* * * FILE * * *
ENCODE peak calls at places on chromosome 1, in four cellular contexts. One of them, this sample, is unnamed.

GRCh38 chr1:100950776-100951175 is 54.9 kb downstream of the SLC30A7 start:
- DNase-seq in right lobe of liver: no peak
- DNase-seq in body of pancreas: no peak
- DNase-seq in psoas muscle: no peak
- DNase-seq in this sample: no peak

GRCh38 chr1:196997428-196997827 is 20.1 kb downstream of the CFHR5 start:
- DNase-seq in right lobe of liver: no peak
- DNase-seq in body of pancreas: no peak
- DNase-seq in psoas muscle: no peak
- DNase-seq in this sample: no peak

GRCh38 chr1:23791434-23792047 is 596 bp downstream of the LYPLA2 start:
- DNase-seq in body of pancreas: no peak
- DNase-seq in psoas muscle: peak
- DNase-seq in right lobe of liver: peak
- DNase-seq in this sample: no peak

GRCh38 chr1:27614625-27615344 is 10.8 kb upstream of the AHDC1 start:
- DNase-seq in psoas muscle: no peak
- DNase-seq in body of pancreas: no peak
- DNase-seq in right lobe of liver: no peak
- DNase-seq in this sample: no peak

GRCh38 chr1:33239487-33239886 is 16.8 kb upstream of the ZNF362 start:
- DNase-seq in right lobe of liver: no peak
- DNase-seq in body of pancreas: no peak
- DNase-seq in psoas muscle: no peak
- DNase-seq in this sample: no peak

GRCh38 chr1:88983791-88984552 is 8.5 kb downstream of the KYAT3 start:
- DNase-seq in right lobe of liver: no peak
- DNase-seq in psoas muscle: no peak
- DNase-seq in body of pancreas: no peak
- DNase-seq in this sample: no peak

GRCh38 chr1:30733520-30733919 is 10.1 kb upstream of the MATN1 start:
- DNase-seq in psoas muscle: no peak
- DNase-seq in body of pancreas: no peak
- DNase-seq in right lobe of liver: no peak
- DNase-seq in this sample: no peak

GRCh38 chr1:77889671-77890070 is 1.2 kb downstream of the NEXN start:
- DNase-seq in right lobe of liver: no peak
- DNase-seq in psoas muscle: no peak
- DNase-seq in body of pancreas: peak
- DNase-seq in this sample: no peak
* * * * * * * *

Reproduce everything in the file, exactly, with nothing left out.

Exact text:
ENCODE peak calls at places on chromosome 1, in four cellular contexts. One of them, this sample, is unnamed.

GRCh38 chr1:100950776-100951175 is 54.9 kb downstream of the SLC30A7 start:
- DNase-seq in right lobe of liver: no peak
- DNase-seq in body of pancreas: no peak
- DNase-seq in psoas muscle: no peak
- DNase-seq in this sample: no peak

GRCh38 chr1:196997428-196997827 is 20.1 kb downstream of the CFHR5 start:
- DNase-seq in right lobe of liver: no peak
- DNase-seq in body of pancreas: no peak
- DNase-seq in psoas muscle: no peak
- DNase-seq in this sample: no peak

GRCh38 chr1:23791434-23792047 is 596 bp downstream of the LYPLA2 start:
- DNase-seq in body of pancreas: no peak
- DNase-seq in psoas muscle: peak
- DNase-seq in right lobe of liver: peak
- DNase-seq in this sample: no peak

GRCh38 chr1:27614625-27615344 is 10.8 kb upstream of the AHDC1 start:
- DNase-seq in psoas muscle: no peak
- DNase-seq in body of pancreas: no peak
- DNase-seq in right lobe of liver: no peak
- DNase-seq in this sample: no peak

GRCh38 chr1:33239487-33239886 is 16.8 kb upstream of the ZNF362 start:
- DNase-seq in right lobe of liver: no peak
- DNase-seq in body of pancreas: no peak
- DNase-seq in psoas muscle: no peak
- DNase-seq in this sample: no peak

GRCh38 chr1:88983791-88984552 is 8.5 kb downstream of the KYAT3 start:
- DNase-seq in right lobe of liver: no peak
- DNase-seq in psoas muscle: no peak
- DNase-seq in body of pancreas: no peak
- DNase-seq in this sample: no peak

GRCh38 chr1:30733520-30733919 is 10.1 kb upstream of the MATN1 start:
- DNase-seq in psoas muscle: no peak
- DNase-seq in body of pancreas: no peak
- DNase-seq in right lobe of liver: no peak
- DNase-seq in this sample: no peak

GRCh38 chr1:77889671-77890070 is 1.2 kb downstream of the NEXN start:
- DNase-seq in right lobe of liver: no peak
- DNase-seq in psoas muscle: no peak
- DNase-seq in body of pancreas: peak
- DNase-seq in this sample: no peak